Poor Provider/Patient Communication May Be More Common for Minority Patients
National guidelines for asthma care contained in the 1997 National Heart, Lung, and Blood Institute-sponsored expert panel report highlight the importance of active partnership between patients and physicians. This partnership is highly relevant for effective communication about asthma symptoms, medications, and appropriate self-management (eg, education to avoid triggers and intensify medication regimens during exacerbations). However, a number of studies have reported that differences in race and ethnicity between patients and their providers can represent important cultural barriers to effective communication and partnerships for care. Patient factors such as language barriers, low health literacy and educational status, and lack of self-efficacy, which may be more prevalent among low-income minorities, may contribute to the risk of poor patient/ provider communication in this population. Physician factors that may contribute to impaired communication between minority patients and their providers (often from dissimilar race/ethnicity as their patients) include unintentional racial biases in interpreting patient symptoms and decision making, and poor provider understanding of patients ethnic and cultural disease models and expectations from clinical encounters. Despite the fact that the great majority of health-care providers abhor prejudice and make every effort to deliver health care that is fair and equal to all patients, the Institute of Medicine report concluded that the preponderance of evidence suggests that inadvertent bias, stereotyping, prejudice, and clinical uncertainly are likely important contributing factors to Canadian health-care disparities, Finally, health-care system factors may also contribute to poor patient/provider communication, for example, by placing overly restrictive time constraints on the health-care encounter or by failing to have culturally and literacy-appropriate educational materials available for use by health-care professionals.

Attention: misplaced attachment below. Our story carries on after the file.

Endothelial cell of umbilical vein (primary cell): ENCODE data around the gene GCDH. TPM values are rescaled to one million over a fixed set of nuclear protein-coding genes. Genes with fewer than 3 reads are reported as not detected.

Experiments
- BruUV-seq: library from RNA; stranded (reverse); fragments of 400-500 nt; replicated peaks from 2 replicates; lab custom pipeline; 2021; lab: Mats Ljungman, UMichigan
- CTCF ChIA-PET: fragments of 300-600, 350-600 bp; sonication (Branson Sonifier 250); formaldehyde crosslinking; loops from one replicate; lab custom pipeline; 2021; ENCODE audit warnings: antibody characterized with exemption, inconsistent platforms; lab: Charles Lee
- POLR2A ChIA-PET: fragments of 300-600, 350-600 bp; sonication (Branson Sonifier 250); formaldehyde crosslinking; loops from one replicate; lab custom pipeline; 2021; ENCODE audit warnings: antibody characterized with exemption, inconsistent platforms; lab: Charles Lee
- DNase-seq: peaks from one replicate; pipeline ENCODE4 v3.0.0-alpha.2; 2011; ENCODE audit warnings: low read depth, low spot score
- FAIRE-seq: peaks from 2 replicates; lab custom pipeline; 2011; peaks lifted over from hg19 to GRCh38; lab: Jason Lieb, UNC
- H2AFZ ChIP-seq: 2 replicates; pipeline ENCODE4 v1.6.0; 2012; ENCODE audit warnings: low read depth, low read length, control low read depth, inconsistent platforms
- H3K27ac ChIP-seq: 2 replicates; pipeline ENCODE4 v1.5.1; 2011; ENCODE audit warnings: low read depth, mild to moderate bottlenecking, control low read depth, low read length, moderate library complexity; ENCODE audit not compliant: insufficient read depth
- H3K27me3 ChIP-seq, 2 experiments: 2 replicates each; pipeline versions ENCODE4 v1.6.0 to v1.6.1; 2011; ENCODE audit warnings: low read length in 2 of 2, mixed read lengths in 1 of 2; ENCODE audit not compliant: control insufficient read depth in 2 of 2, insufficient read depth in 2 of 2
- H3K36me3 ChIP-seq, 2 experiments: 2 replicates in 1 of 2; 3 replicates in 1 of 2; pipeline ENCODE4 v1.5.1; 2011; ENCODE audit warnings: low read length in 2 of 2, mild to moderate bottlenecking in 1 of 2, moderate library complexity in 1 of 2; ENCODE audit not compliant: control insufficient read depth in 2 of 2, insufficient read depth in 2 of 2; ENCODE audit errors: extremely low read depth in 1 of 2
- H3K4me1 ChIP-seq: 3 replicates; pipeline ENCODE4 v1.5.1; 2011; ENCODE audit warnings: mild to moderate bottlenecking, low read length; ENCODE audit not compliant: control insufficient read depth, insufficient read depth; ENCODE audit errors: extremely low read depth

A previous report showed that physician attitudes toward their asthma patients may influence both the quality of communication and the quality of asthma care. Resulting impairments in communication may thus contribute to ineffectual partnerships for care between patients and their providers in managing chronic illnesses, leading to disparities in health outcomes from chronic disease such as asthma. In a study of office visits in primary care, Johnson et al, showed that physicians were more verbally dominant and engaged in less patient-centered communication with African-American than white patients. Positive affect was less apparent also for African Americans and their doctors compared with whites and their doctors.